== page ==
At the end of 2019, marine acoustic data analysts and marine ecologists from MarineSpace and ABPmer discovered some interesting seabed habitat features in bathymetric and drop-down video (DDV) survey data.
The data were acquired by ABPmer offshore of Anglesey and Pembrokeshire, Wales, during the 2019 summer for Welsh Government as part of the ‘Sustainable Management of Marine Natural Resources’ project. The project is funded by the European Maritime and Fisheries Fund (an EU and Welsh Government fund) with the aim to expand the environmental evidence base with which decisions will be made relating to tidal stream, wave energy and aquaculture development: to inform the Welsh National Marine Plan.
Interesting Seabed Features
Analyses of the Pembrokeshire multibeam (backscatter) bathymetric data revealed numerous bedrock reef outcroppings. However, a series of outcrop features were detected offshore, amongst areas previously thought to just be seabed sediments (sands and gravels).
Multibeam bathymetry off Pembrokeshire
Analyses of DDV ground-truthing data by MarineSpace and ABPmer ecologists revealed some very interesting features. Many of the outcroppings within the sediment were associated with distinct ‘aggregations’ of the biogenic reef-building polychaete, ross worm Sabellaria spinulosa. This is not an unusual discovery as the species is well recorded in Welsh waters. In fact, sites within Welsh waters are one of only a handful of locations within UK waters where both native species of Sabellariid worm are known to co-exist in the sublittoral: S. spinulosa and the honeycomb worm S. alveolata (the latter a predominantly eulittoral species).
Sabellaria spp. reef offshore from Anglesey
So what makes the offshore outcrop features interesting? The features consist of discrete mosaics of S. spinulosa and the bivalve mollusc, blue mussel Mytilus edulis. Both species are known to form biogenic reef structures, but usually these are species-specific and associated with shallow waters. The Pembrokeshire features are located at water depths around 45 m below Chart Datum, extensive in tide-parallel lines, and are formed of both species together.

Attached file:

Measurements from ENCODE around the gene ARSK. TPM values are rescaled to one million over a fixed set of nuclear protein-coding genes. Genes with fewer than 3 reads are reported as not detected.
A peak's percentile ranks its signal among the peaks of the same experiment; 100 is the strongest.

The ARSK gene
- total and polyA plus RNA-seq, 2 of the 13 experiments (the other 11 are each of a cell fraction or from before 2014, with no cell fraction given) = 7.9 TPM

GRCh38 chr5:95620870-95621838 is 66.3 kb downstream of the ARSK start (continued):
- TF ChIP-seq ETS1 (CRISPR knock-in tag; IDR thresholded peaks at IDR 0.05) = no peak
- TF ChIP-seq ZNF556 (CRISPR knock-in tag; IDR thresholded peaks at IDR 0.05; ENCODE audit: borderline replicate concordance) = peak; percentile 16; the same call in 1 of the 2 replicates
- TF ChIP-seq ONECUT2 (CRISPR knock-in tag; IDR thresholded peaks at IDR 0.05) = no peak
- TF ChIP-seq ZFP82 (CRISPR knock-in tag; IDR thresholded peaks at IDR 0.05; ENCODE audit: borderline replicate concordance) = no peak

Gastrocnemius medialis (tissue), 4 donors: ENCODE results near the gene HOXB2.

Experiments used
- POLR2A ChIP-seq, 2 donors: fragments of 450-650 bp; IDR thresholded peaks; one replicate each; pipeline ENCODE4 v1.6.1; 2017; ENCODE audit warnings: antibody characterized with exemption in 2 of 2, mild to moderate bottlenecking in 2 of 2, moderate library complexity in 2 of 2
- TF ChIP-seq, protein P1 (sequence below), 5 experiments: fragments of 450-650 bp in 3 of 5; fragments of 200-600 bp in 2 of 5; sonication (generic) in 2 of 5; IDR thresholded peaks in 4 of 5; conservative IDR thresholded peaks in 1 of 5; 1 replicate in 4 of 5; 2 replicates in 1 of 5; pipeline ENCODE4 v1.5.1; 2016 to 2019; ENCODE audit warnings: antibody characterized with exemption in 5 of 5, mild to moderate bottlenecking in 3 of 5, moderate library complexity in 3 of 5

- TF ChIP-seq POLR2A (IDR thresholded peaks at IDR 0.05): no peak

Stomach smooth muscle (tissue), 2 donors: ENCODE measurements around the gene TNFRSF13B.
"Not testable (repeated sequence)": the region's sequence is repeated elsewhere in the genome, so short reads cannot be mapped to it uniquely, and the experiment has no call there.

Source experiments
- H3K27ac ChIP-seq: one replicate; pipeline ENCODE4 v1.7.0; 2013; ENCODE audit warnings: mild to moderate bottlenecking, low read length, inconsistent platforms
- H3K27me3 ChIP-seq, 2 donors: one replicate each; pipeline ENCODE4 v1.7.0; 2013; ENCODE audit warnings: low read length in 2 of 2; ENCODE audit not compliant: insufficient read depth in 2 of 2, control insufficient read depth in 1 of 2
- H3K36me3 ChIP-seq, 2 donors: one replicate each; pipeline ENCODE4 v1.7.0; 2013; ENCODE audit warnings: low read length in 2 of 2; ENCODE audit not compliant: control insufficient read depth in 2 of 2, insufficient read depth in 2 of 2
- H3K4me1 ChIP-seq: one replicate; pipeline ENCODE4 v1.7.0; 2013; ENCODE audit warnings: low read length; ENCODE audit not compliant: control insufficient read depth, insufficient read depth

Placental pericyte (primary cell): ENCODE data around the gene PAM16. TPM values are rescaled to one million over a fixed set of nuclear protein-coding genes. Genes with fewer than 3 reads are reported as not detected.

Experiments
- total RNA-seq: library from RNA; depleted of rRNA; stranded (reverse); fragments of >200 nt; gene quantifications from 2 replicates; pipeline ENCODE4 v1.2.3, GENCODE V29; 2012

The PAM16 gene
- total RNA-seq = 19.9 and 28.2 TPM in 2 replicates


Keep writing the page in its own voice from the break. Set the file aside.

Sabellaria spp. and Mytilus edulis reef offshore from Pembrokeshire
The potential reefs appear to be formed from initial settlement of M. edulis spat that has subsequently been ‘colonised’ by S. spinulosa. Both live M. edulis and dead shells form the base of the features which then have an associated ‘matrix’ of S. spinulosa tubes. The latter appear to consolidate the structures. Growth rings apparent on the M. edulis show that the seabed features have been present for at least 2-3 years.#
Sabellaria spp. and Mytilus edulis mosaic reef offshore from Pembrokeshire
The occurrence of the features in deeper waters is likely a reflection of the high energy tidal streams and associated nearbed sediment transport environment. A supply of sediment particles is critical for the evolution of Sabellariid reefs: the worms using the particles to build their tubes. It is also likely that front systems associated with the survey areas cause mixing of water column and transportation of food from the surface waters: important for both S. spinulosa and M. edulis.
Significance of the Discovery
Biogenic reefs are important as they are known to stabilise sediment systems, promulgate settlement of epizooitic species, alter local biodiversity, and underpin increased food-web energetics, supporting higher trophic levels/systems. For these reasons they represent features of potential nature conservation significance.
Also important is their sensitivity to certain pressures from anthropogenic activity. An understanding of their presence, extent, evolution and functioning within the local environment will benefit an informed and evidence-based Welsh National Marine Plan. This shows the benefit of high resolution surveys to inform sustainable use of our seas.